To the south there was the ‘Chine’- a mysterious gap between the cliffs that opened onto ‘Crabland’, where we’d go rock-pooling. Then, in the middle of Pegwell there was the ‘Dark Alley’, or ‘Smuggler’s Alley’ as it was properly called; a long passage that threaded its way between the new estate and the older, wooded area before the farmland started. Westwards, in the copse at the bottom of our hill stood Chilton Farmhouse, which today still represents a hard border between mankind and the animal kingdom. Beyond here lurked the wild things. Firstly the farm, and then after a few hundred yards- the Pegwell Bay nature reserve.
Above all other feral creatures, even summer children, the foxes scorned this man-made marker. By day they stayed out in the fields, but midnight hunger brought them crashing through the edgelands. In the blue of night, they’d penetrate the hedges separating the farm from the village, before negotiating the coniferous ascent uphill. Wriggling and writhing underneath cars and caravans, they’d arise like wraiths into our front garden. Sometimes in my dreams I can still hear their calls; they bore old England into the suburbs- and burrowed deeper still into our subconscious minds.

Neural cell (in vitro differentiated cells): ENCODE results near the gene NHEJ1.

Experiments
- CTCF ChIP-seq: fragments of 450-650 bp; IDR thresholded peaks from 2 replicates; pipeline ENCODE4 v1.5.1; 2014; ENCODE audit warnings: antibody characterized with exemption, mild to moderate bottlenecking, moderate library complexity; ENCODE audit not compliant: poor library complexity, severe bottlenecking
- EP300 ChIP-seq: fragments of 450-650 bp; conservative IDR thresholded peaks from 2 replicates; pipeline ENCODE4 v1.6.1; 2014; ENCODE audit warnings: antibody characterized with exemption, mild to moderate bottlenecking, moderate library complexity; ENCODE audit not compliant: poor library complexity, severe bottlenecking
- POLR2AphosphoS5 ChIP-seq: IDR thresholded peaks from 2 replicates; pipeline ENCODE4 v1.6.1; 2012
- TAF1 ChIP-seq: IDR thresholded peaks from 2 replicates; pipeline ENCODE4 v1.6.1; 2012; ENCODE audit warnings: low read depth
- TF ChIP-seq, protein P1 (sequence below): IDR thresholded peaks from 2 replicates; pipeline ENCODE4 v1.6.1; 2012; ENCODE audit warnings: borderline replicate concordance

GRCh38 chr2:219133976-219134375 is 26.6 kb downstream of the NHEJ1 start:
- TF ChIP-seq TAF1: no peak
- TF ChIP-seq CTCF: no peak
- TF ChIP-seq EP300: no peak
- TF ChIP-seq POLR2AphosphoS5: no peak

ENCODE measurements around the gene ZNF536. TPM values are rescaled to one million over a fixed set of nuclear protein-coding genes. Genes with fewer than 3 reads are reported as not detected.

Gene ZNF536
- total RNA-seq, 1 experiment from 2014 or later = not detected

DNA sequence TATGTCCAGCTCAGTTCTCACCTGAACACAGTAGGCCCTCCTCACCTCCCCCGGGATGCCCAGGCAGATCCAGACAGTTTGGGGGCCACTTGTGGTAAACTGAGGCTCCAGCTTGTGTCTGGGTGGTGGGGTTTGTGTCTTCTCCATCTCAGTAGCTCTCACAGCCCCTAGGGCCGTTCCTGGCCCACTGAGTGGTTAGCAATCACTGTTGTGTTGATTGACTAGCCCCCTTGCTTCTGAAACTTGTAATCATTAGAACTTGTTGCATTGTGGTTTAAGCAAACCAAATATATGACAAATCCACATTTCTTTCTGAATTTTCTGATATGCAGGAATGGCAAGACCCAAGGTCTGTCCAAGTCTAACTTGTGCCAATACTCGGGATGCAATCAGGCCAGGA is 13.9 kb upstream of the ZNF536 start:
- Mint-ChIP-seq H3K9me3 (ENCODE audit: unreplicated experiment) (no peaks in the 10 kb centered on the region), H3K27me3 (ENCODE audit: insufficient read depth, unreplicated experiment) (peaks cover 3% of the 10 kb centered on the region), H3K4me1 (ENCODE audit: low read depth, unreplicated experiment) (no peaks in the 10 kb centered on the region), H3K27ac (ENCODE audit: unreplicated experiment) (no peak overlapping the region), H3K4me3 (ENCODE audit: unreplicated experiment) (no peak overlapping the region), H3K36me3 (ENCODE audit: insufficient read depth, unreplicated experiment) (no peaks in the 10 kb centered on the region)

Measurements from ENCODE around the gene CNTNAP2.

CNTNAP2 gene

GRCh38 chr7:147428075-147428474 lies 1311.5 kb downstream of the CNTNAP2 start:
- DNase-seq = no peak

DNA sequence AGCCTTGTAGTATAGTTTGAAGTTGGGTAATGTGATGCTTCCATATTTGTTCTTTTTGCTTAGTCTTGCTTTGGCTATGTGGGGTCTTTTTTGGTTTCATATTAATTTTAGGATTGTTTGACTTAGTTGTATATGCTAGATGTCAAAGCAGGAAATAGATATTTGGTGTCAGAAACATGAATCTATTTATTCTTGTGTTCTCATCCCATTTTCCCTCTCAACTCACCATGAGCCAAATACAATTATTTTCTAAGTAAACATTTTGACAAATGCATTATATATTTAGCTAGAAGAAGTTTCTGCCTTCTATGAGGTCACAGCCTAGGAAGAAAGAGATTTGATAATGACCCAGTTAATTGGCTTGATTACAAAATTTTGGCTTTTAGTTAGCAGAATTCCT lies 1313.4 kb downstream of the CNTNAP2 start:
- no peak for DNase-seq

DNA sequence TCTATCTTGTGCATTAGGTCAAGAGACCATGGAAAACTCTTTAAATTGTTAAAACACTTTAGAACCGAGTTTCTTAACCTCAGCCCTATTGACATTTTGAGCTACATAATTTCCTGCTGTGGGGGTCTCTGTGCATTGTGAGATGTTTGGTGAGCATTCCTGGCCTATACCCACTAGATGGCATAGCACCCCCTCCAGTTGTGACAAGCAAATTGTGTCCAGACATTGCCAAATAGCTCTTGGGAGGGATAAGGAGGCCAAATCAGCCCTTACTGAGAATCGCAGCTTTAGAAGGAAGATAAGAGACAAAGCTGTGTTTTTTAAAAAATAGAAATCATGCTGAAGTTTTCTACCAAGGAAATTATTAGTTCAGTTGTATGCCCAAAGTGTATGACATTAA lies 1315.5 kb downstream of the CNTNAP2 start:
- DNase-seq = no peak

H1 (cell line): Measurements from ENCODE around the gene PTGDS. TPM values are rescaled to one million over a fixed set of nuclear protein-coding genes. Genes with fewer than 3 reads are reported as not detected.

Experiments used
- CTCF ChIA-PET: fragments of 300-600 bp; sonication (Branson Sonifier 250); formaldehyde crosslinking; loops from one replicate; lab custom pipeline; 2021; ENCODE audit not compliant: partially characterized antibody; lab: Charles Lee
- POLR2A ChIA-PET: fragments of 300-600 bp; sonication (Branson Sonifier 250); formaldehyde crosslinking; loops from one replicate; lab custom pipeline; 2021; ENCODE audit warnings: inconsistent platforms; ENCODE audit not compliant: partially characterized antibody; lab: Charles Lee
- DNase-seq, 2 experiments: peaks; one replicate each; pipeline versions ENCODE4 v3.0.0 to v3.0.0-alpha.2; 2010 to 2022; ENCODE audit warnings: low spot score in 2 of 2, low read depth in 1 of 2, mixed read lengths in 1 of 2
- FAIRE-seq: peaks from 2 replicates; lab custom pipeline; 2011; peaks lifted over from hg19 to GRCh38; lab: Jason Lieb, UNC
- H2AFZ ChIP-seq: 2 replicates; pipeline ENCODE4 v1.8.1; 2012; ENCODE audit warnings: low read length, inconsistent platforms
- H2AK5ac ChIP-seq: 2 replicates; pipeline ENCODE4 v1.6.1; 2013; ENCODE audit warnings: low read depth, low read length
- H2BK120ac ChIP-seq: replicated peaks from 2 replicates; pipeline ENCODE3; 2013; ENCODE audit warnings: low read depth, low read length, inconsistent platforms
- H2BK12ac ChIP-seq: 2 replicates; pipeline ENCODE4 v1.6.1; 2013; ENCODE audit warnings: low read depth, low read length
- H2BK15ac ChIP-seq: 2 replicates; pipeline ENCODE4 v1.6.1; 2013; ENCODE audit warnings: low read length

The other great exception to this border was Reeny’s front garden. It’s not to say that that the village was an ecological desert. We had the itinerant foxes, all the usual garden birds, insects, frogs and twice- scorpions; the latter must have established a colony here before the newer houses were built in the 70’s. An ill-tempered male specimen got into my father’s overalls one spring. He’d been wearing them for ten minutes before realising. But usually the really exotic creatures were just out of our reach and meant wandering down to the farm or coastal paths… Unless you took a short-cut and visited Reeny’s Jungle, which was treated as a kind of ‘park and ride’ by linnets, wrens, hedgehogs (my brother and I used to help them crossing the street) and all manner of butterflies so often restricted to the farmland beneath us.